The first thing to do is buy 2 “food grade” drums. Be careful not to buy drums that were used for toxic materials or trash. You need to burn these barrels for 6 hours minimum to sanitize them. I used all smoke wood when doing this. My neighbor had a ton of apple wood that worked quite well. You will also need to remove all the paint of the drum.
Next, we cut out the door and vents on the bottom. We hinged the door and used electrical box cover with locking washers for the vents.
The next step was paint. Use a high temp engine enamel, black is probably the way to go. However, being from husker country, I just had to have 1 of them be a husker smoker. Here, we apply the first coats of paint.
After the paint dried, the fun began. I’ll spare you the step by step instructions, but in a nut shell, we added the casters, lined the inside of the barrel with fire brick (for insulation, efficiency) using bbq mortar, added the grates, the diffusion plate (a round piece of stainless steel with lots of holes. This sits right above the coals and prevents the flames from hitting the meat), added a stack, and finally a thermometer.
The last step would making the charcoal basket. My father in law Dan whipped up some awesome baskets.
Here is a look at the smokers first action, cooking up some whole chickens.
The pros of this smoker are the ease of use and most importantly, the efficiency. The fire bricks really make this thing very fuel friendly. It is a very similar to the big green egg in that regard. It also responds very fast to adjustments to the vents, allowing for easy control of temperature. It cooks up some great chicken and ribs. We brought it to a competition and turned in the ribs we made on it. It can cook brisket and pork, but with only 1 shelf, that takes up all the space.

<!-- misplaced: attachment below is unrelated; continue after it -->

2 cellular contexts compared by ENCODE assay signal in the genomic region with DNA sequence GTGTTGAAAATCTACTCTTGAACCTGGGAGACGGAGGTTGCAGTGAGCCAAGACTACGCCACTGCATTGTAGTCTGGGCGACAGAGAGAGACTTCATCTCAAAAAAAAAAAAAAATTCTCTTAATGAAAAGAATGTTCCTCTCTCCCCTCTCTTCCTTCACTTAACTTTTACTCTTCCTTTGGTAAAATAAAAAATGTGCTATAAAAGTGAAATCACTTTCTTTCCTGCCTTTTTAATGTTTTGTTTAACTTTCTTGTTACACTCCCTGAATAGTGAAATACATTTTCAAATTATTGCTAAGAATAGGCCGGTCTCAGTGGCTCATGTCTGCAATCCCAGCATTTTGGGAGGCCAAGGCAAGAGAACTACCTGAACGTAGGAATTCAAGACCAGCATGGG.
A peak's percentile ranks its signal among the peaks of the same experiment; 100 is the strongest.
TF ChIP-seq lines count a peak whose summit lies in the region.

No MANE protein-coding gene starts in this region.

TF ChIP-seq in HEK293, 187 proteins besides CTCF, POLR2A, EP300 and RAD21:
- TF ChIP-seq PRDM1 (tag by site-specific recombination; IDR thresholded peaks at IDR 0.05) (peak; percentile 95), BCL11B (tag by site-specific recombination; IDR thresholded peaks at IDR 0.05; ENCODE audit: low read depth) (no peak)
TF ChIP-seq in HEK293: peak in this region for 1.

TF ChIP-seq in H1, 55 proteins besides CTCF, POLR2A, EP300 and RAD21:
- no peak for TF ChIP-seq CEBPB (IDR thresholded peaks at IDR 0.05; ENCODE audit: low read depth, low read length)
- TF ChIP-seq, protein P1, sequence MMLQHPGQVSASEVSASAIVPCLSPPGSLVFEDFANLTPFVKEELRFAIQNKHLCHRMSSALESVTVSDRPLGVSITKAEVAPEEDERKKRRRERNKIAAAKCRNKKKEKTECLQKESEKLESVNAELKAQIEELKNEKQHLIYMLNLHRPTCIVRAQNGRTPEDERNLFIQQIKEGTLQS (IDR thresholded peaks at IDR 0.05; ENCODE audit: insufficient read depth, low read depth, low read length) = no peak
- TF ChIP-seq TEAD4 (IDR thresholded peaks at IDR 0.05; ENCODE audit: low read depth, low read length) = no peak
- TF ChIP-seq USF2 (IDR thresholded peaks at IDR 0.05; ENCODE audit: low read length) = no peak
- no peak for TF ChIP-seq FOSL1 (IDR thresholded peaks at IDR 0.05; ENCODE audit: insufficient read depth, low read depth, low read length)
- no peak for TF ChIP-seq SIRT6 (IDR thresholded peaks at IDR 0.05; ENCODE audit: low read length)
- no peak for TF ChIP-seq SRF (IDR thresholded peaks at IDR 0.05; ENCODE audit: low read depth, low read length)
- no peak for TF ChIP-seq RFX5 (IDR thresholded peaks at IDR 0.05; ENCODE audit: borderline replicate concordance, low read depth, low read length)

The cons are more abundant. The cost, when we finished, reach about $200 in materials. There were lots of little expenses like furnace gaskets, brackets, metal for the stack, diffusion plate, etc. The time was also a drawback. It just took too long to make a barrel smoker. These should be able to be constructed in a matter of a few hours, not a few days. It also requires welding, cutting, and fabrication, which can be frustrating. The other drawbacks are portability and space. It fits less than the Weber Smokey Mountain 18″ model. The fire brick and mortar make it close to 200 lbs when it is done. The casters help, but getting it to competitions or even through grassy areas is difficult.
Final thoughts: With a search you can find this plan on the internet. While the barrel does cook decent, I would gravitate toward a simpler, more portable design. After making this smoker, I can truly say I beleive I can build a more efficient, better cooking, more portable, and cheaper smoker from a drum. In fact, I may do this in the fall and post the step by step instructions and results on here!